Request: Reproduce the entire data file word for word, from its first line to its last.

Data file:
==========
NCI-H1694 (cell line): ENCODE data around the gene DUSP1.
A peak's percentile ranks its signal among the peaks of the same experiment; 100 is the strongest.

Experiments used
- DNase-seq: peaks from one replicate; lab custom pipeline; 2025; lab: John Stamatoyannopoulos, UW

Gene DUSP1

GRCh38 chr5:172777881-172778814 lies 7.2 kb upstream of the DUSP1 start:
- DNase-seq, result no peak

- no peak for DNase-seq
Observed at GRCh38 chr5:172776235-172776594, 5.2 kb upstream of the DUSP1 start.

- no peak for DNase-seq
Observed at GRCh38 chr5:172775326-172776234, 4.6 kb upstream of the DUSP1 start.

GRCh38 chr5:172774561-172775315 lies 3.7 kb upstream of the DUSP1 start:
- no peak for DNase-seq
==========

NCI-H1694 (cell line): ENCODE data around the gene DUSP1.
A peak's percentile ranks its signal among the peaks of the same experiment; 100 is the strongest.

Experiments used
- DNase-seq: peaks from one replicate; lab custom pipeline; 2025; lab: John Stamatoyannopoulos, UW

Gene DUSP1

GRCh38 chr5:172777881-172778814 lies 7.2 kb upstream of the DUSP1 start:
- DNase-seq, result no peak

- no peak for DNase-seq
Observed at GRCh38 chr5:172776235-172776594, 5.2 kb upstream of the DUSP1 start.

- no peak for DNase-seq
Observed at GRCh38 chr5:172775326-172776234, 4.6 kb upstream of the DUSP1 start.

GRCh38 chr5:172774561-172775315 lies 3.7 kb upstream of the DUSP1 start:
- no peak for DNase-seq